Over a decade ago, business performance consultant Ryan Estis transitioned from being a salesperson out in the field to being a manager. He moved from an environment where it was his job to make customers happy to one where it was critical for him to hold his team accountable for results.
“Going from top producer to manager was literally the toughest career transition I’ve ever had to make. They’re two entirely different jobs,” he says. In professional selling, you’re even trained in ways to make people like you, such as mirroring body language.
He says that he initially failed to hold people accountable for goals out of a desire to be popular. He dodged some tough conversations. And overall, that avoidance created inconsistencies that affected performance. His team didn’t always know what to expect from him. After a number of such missteps, Estis says he overcame his people-pleasing ways by systematizing his approach, which let him take some of the emotion out of managing.
By mapping out clear goals and responsibility and accountability mechanisms, managing became more about performance. He could look at the goals and responsibilities and ensure that people were doing their jobs. When they weren’t, he could address specific actions that could be taken to improve the situation, whether an employee needed additional training or resources, or whether there were other obstacles in the way.
Everyone wants to be liked, but there’s a line between being the strong manager that everyone loves and being a people pleaser. Good managers cross it at their peril, says workplace consultant Ilene Marcus, founder of Aligned Workplace.
People pleasing includes a variety of behaviors, such as saying “yes” when you don’t mean it, using empty platitudes to ingratiate yourself to others, and avoiding difficult conversations and conflict, Marcus says. Instead, people pleasers take the path of least resistance.
Regardless of the reason, trying to please all of the people all of the time is a recipe for career disaster. Here are ways that being a people pleaser is undermining your effectiveness as a manager and how you can turn around such behavior.
Don’t think that being “nice” is making your employees feel good about you, says leadership expert Shawn Hunter, author of Small Acts of Leadership: 12 Intentional Behaviors That Lead to Big Impact. It could actually be doing the opposite.
“It’s a trap to be constantly filling people with platitudes,” he says. Expecting excellence from others is the real compliment, because it shows you believe in them. But if you’re constantly saying that people are doing a “great job” when they’re not, your encouragement will ring hollow at the times it’s really necessary, and they won’t believe you have the strength to go to bat for them when it’s needed. Being a “yes person” to upper management can be even worse, as they may not believe you have the fortitude to advance in the company, he says.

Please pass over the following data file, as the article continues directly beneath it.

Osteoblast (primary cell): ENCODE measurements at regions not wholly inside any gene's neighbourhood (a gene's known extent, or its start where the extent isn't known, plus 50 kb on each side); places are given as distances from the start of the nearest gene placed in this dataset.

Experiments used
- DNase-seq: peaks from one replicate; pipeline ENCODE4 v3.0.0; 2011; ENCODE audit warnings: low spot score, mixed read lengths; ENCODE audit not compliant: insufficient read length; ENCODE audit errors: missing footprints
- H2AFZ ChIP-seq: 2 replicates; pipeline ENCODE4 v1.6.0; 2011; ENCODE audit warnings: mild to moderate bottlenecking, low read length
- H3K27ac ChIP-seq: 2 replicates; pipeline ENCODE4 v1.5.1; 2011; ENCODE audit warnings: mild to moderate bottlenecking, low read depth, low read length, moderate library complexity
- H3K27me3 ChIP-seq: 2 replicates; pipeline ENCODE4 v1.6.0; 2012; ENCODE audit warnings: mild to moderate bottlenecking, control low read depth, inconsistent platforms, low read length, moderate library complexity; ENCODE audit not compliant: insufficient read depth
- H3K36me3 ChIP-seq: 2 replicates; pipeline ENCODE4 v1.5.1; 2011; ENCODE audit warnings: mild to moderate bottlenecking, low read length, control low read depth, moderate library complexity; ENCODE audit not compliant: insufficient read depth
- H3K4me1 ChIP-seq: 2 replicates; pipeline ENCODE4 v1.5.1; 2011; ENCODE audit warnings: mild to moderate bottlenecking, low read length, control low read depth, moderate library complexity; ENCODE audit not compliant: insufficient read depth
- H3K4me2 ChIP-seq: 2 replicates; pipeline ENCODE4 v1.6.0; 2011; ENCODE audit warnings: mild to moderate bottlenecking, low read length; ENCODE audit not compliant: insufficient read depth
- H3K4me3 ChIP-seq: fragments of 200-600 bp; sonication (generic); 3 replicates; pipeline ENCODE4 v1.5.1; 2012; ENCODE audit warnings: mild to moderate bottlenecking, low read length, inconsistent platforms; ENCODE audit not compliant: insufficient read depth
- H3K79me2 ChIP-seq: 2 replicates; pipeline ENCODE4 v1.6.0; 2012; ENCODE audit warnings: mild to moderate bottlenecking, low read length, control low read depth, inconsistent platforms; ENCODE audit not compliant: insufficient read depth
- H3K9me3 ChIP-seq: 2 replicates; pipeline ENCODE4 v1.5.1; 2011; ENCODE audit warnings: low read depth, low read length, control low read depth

Let’s face it: No one likes to feel like a doormat. If you’re constantly avoiding asking for what you need or saying “yes” to projects or requests simply because you’re avoiding conflict, it’s probably taking its toll on you, Marcus says.
She recommends doing a gut check after you accept certain tasks and responsibilities. How did you feel after you did so? Did you start the conversation with the intention of refusing, but accepted anyway? Do you regret that you accepted the task or role? Then it’s time to start saying “no” more, she says.
“If you people please by always saying ‘yes,’ then start saying ‘no,’” she says. “You have to practice it. It doesn’t come easy.” However, it will help you start getting back in touch with how you should be spending your time or devoting your resources.
While people pleasers look for validation by being liked, a good manager’s validation is results, Marcus says. Some people think that if their staff likes them, they’ll stick around longer and everyone will do a better job. But the reality is that your staff likes you best when you’re providing the resources, tools, direction, and other things they need to get ahead, she says. If they see you as a “yes person,” they’re going to stop coming to you for help.
Instead, focus on results. Work on getting your validation from challenges overcome and goals achieved. When you prioritize the factors that matter to the team’s success, you’ll gain more trust from your team because they know you’re creating an environment to make them all more successful.
As a manager, you set the tone for your team. If it’s clear that you don’t like conflict, your team is likely to avoid it as well, Hunter says. That gets in the way of provoking people to exhibit more authenticity, share feelings, and express genuine opinions and ideas for fear of rocking the boat. Together, such hesitation creates a culture of homogeneity that stifles innovation and makes it hard for people to be themselves.
“You’re not encouraging people to be more genuine and authentic at work, and exhibit deeper and more powerful and creative attributes of their selves that could accelerate the business,” he says.